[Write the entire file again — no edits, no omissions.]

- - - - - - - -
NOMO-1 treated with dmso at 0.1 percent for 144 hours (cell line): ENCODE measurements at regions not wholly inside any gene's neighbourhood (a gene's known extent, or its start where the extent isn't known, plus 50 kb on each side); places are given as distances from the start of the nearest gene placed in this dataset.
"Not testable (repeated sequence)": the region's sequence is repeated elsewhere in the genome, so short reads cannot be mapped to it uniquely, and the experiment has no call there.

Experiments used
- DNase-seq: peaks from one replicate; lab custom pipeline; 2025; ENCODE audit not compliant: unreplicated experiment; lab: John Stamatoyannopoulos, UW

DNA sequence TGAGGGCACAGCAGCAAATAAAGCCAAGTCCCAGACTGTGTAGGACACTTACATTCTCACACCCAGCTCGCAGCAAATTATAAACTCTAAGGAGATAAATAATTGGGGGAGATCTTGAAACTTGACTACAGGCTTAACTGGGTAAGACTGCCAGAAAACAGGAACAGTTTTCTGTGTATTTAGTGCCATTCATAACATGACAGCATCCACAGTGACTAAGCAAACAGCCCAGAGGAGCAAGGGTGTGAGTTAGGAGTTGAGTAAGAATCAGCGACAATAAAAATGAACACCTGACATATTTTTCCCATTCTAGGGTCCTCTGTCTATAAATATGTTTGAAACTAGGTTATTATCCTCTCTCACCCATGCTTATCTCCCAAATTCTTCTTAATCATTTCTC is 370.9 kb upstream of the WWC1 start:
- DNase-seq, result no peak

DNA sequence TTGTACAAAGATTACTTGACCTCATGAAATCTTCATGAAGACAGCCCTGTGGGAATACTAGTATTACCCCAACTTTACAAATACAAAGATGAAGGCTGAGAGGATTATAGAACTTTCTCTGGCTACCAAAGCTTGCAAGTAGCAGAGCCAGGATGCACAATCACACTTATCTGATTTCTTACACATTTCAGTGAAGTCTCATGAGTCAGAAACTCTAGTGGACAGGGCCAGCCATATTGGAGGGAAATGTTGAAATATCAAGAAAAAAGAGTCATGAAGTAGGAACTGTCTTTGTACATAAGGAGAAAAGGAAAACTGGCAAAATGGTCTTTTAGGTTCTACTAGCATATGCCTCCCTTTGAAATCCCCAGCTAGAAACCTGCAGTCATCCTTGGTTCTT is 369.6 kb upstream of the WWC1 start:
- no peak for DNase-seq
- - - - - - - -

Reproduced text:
NOMO-1 treated with dmso at 0.1 percent for 144 hours (cell line): ENCODE measurements at regions not wholly inside any gene's neighbourhood (a gene's known extent, or its start where the extent isn't known, plus 50 kb on each side); places are given as distances from the start of the nearest gene placed in this dataset.
"Not testable (repeated sequence)": the region's sequence is repeated elsewhere in the genome, so short reads cannot be mapped to it uniquely, and the experiment has no call there.

Experiments used
- DNase-seq: peaks from one replicate; lab custom pipeline; 2025; ENCODE audit not compliant: unreplicated experiment; lab: John Stamatoyannopoulos, UW

DNA sequence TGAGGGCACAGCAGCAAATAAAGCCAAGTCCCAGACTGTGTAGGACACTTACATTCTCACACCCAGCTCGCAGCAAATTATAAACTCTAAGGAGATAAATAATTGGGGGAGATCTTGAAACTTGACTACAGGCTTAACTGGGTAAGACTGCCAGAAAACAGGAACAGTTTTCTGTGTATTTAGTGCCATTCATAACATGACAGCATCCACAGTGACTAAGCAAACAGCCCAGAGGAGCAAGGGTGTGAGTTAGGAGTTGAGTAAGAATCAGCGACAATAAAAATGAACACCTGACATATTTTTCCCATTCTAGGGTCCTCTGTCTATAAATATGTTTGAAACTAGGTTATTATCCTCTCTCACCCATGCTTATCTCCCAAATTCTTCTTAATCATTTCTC is 370.9 kb upstream of the WWC1 start:
- DNase-seq, result no peak

DNA sequence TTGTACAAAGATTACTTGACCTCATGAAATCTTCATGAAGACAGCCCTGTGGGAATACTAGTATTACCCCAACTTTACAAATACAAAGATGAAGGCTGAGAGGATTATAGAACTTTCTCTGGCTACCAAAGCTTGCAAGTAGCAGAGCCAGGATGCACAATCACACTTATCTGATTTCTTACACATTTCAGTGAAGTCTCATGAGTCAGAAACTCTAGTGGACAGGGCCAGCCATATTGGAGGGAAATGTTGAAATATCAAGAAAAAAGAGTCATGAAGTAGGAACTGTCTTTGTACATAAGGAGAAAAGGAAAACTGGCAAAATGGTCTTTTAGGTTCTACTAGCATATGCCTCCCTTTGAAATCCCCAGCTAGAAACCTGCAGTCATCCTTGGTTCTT is 369.6 kb upstream of the WWC1 start:
- no peak for DNase-seq